Paul proceeds to show the cause of that rejection of the Jews which he had spoken of in the preceding chapter.  He professes his earnest desire for their salvation.

“Brethren, my heart’s desire and prayer to God is, that they might be saved.”

Here Paul proceeds to show the cause of that rejection of the Jews, and lest they should suppose he spoke out of prejudice and ill-will to them, he professes his earnest desire for their salvation.  The Jewsbuilt on a false foundation, and refused to come to Christ for free Salvation by Faith, and unfortunately, numbers in every age do the same thing and in various ways. The strictness of the Law showed men their need of Salvation by Grace, through faith. particularly for the Jews, his old friends,           

         “Brethren”–This shows that Paul was writing to fellow believers.

        BRETHREN:  (Grk.–adelphoi)-An expression especially for those who had embraced the Christian faith.  It is an expression of tenderness and affection, denoting Paul’s deep interest in their welfare.

         “my heart’s desire”
         Literally:   “The good pleasure, of my heart.;” or, “the goodwill of my heart.”

         DESIRE:  (Grk.–eudokia)–Meaning: ”benevolence.”  This Greek word is used only in the LXX, (Greek O.T. text) and only here in the N.T

“prayer to God”
Literally:  “And petition to God.”– He not only had this desire, but he expressed it in a prayeR to God. He had no desire that his kinsmen should be destroyed;

                 PRAYER:  (Grk.deêsis) Literally: “supplication.”  From the Greek word deomai, meaning, “to want, to beg, to pray.”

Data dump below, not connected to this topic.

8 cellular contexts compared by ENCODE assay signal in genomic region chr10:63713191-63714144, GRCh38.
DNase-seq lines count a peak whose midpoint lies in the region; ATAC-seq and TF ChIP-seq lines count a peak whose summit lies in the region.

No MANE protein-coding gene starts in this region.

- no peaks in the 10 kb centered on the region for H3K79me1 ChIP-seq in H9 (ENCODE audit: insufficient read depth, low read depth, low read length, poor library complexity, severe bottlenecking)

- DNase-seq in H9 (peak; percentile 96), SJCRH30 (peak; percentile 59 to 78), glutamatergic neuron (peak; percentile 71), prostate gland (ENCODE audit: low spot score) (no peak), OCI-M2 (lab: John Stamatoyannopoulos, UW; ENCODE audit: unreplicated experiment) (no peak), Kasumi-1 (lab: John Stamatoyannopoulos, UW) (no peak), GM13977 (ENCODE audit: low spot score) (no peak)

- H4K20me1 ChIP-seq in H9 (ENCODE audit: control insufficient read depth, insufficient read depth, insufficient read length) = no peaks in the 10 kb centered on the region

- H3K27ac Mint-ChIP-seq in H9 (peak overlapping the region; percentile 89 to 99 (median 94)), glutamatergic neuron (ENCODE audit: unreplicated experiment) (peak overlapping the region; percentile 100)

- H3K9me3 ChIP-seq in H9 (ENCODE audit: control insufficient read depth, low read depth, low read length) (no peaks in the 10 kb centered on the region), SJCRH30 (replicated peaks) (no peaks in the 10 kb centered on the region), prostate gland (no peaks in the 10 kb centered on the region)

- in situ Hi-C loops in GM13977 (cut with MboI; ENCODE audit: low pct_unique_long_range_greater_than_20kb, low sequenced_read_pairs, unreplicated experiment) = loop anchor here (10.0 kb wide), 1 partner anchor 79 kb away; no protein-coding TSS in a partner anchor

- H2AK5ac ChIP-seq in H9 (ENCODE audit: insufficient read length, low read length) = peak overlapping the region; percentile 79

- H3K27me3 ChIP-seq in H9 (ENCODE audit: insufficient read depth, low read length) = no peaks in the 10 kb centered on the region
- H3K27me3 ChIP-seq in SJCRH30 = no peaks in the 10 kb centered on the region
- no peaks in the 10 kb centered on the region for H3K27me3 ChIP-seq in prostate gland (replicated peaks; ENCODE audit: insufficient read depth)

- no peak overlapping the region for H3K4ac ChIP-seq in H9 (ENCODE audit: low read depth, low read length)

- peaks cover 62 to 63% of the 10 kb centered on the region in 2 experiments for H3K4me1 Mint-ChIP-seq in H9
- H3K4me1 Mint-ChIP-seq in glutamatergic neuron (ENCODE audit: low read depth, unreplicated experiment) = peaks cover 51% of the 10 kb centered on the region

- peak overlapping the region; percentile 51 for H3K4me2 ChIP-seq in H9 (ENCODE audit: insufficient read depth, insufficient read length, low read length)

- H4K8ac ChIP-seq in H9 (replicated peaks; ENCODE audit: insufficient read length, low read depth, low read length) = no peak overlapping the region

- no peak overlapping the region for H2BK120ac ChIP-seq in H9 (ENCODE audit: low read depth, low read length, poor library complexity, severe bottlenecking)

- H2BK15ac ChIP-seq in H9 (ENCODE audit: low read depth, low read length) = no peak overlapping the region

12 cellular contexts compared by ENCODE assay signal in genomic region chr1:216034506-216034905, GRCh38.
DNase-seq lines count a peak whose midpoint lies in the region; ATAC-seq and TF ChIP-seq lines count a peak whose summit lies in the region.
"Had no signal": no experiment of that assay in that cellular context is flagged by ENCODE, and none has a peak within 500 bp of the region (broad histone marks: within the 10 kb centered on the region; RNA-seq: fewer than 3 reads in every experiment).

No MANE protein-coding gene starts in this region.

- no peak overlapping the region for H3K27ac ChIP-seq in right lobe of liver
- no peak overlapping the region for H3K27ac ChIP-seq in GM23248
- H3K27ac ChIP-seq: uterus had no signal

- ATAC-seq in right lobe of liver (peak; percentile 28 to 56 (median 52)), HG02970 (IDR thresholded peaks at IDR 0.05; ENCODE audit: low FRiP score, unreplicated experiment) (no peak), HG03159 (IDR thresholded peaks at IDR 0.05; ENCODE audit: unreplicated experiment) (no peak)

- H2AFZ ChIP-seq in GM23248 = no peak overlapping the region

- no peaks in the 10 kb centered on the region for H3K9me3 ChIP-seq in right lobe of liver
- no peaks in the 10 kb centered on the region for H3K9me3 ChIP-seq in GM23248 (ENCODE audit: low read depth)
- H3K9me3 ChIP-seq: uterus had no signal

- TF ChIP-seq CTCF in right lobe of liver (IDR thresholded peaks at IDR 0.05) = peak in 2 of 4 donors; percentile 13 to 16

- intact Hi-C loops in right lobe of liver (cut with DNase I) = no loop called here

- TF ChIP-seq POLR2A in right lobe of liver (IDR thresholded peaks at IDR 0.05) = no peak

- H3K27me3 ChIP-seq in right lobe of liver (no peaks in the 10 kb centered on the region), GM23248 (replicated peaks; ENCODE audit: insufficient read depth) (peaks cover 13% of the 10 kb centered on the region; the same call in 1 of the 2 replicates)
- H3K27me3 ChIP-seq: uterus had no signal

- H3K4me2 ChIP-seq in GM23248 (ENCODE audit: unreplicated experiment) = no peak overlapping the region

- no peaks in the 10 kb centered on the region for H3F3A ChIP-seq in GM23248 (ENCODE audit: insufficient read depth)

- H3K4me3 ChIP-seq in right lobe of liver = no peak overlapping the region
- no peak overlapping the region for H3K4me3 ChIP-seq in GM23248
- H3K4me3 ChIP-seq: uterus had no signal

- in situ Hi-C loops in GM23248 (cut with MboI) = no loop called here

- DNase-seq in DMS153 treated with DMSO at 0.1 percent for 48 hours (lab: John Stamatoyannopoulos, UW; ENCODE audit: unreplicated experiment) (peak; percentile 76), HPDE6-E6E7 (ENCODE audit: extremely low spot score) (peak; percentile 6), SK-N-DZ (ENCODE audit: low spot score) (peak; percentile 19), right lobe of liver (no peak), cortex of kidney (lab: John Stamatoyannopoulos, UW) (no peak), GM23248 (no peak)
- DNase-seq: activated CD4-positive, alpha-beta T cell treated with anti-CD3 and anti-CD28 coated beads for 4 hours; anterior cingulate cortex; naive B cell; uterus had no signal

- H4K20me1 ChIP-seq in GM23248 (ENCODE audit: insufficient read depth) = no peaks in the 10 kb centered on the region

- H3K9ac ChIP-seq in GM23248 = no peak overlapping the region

“The true spirit of Christianity is that of love and sympathy, it leads to prayer even for persecutors, and to hope for the most obdurate of men.  Paul pleaded for the Jews.”–Spurgeon Devotional Commentary

“for Israel.”
Literally: “On behalf of Israel.”   For the Jewish nation What made the rejection of Israel so peculiarly pathetic was that they were not a mere godless and irreligious people. On the contrary, they had a sincere zeal for religion, but it was a misdirected and ill-judged zeal.

         “that they might be saved.”
         Literally: “Is for {it} to be saved.”–This clearly refers to salvation from the sin of unbelief, and the consequences of sin in hell.

This does not refer to the temporal calamities which were coming upon them, but to preservation from the eternal anger of God, (comp. 11:26; I Tim. 2:4). The reasons why Paul commences this chapter in this tender manner are the following:
1.      Because he had stated and defended one of the most offensive doctrines that could be preached to a Jew; and he was desirous to show them that it was not from any lack of affection for them, but that he was urged to it by the pressure of truth.

2.      He was regarded by them as all apostate.